The vast majority of US residents do have access to the World Wide Web (boy, I haven’t typed that out for a long time). Moreover, many of these are accessing the web through smart phones. I guarantee they won’t look in a phone book for a lawyer. They will use Siri or some other voice activated search feature to find their next lawyer. And the searches will be conducted on the web. And the lawyers who do not have a Google Place listing or a website or a blog or a LinkedIn profile will be…out of business, soon. Because they will be invisible.

  • Amen. I couldn’t agree more how confused I am, and sometimes frustrated by the fact that top notch legal professionals fail to have a decent web presence… Nicely put.

  • gtsakalakis

    I’m still trying to come up with a legitimate reason a lawyer wouldn’t have a website. The best that I can do is that they have abandoned the website for a more distributed web strategy (i.e. focusing on profiles, social platforms, etc).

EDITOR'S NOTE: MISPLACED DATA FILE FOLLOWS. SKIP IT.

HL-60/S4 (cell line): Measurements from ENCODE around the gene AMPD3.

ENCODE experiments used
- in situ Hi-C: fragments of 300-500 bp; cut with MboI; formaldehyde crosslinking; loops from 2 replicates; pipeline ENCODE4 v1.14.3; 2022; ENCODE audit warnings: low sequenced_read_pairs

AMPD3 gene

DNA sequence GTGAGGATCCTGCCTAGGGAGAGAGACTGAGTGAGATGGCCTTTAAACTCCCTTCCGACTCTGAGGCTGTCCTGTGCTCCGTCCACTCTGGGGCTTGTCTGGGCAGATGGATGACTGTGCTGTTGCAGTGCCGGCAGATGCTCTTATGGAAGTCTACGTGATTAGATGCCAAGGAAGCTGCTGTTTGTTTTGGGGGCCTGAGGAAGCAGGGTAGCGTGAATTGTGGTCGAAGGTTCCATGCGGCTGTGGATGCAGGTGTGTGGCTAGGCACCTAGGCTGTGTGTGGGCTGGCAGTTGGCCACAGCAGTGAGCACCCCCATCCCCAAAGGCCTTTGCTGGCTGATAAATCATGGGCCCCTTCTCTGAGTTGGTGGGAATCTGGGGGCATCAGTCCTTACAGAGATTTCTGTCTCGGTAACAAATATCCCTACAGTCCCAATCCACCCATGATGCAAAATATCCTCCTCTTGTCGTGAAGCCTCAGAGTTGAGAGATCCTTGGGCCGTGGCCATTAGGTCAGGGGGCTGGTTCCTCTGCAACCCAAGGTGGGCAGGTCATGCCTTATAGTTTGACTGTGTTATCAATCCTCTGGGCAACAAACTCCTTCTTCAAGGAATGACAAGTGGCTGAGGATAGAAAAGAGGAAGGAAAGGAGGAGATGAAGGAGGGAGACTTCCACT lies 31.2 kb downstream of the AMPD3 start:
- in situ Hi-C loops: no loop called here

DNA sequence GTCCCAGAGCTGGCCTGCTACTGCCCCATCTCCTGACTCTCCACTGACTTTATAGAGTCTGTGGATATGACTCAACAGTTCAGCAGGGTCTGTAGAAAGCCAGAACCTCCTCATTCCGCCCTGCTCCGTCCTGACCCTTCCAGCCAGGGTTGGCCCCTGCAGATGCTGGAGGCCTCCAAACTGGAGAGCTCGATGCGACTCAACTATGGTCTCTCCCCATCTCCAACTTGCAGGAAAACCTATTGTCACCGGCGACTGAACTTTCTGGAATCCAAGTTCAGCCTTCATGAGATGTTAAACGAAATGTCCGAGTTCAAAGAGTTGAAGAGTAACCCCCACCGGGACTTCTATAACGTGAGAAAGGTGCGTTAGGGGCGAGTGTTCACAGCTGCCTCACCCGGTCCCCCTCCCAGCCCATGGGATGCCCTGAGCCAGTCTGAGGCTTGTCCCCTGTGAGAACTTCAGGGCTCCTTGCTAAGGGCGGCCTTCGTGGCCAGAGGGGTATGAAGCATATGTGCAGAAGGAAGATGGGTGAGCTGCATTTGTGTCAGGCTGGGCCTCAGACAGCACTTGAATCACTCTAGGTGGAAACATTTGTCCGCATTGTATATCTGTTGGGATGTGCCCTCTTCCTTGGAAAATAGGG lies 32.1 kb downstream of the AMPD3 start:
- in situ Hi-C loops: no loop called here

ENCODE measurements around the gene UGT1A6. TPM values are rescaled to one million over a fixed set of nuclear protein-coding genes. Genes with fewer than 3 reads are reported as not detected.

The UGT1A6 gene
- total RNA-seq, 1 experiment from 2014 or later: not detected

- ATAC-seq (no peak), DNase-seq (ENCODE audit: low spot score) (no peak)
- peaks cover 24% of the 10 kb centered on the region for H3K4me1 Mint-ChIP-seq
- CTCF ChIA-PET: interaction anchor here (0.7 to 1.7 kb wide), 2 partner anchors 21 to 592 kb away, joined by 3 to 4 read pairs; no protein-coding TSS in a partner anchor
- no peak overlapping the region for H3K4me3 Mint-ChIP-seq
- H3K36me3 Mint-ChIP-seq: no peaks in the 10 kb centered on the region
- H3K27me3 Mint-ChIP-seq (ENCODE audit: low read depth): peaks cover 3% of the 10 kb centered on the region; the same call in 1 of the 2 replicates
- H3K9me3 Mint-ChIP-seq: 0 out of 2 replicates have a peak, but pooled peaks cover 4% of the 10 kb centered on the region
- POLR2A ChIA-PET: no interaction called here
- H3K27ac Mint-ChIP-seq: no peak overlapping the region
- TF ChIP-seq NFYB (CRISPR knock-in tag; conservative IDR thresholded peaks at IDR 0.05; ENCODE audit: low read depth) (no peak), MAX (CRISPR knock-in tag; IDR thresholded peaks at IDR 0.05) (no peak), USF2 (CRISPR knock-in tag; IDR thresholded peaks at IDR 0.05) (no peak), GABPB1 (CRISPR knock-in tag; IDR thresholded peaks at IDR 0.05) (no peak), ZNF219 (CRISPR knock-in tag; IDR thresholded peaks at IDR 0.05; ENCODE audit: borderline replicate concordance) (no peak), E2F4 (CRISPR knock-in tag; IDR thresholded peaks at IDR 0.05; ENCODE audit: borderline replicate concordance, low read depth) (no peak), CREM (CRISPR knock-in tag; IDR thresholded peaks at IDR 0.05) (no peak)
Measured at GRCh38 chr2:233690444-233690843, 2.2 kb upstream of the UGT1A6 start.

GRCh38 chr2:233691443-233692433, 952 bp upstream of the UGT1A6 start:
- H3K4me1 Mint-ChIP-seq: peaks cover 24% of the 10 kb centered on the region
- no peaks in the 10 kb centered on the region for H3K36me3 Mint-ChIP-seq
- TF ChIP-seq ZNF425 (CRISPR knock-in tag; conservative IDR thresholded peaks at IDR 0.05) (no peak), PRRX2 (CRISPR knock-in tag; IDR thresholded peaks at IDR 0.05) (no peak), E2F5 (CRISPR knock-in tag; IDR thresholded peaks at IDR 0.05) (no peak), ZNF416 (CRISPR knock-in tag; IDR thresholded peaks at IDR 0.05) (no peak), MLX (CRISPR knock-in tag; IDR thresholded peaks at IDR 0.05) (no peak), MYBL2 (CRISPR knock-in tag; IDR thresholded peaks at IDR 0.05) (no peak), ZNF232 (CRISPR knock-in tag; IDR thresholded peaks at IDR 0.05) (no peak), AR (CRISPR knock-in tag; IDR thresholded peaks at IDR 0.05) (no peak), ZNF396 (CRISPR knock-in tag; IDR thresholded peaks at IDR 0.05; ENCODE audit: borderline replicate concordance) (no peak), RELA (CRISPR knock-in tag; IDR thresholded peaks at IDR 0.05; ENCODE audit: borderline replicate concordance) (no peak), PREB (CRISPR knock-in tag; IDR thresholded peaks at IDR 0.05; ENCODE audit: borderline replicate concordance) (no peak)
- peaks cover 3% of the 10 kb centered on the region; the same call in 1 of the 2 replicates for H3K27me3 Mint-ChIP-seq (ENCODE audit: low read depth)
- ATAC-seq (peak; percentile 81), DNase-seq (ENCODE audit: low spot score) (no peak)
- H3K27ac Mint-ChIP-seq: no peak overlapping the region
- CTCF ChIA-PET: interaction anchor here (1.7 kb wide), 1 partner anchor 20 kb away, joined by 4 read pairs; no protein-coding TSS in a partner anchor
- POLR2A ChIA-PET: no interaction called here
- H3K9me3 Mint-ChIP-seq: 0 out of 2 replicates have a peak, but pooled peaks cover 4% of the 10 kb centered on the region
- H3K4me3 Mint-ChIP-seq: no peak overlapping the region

However, there seems to be a misconception here. Having a website and getting found via search engines and other places online are not one in the same.

    I’ve seen countless lawyer websites that block search engines altogether. I’ve seen others that lack even simple search engine optimization like including the lawyer’s name of firm name in titles, etc.

    For these sites, unless a user types the address directly into the browser, they still won’t be found.

    And of course, that doesn’t even begin to account for all the other people that use the search and the web for researching, vetting, finding answers and even as a more traditional business directory.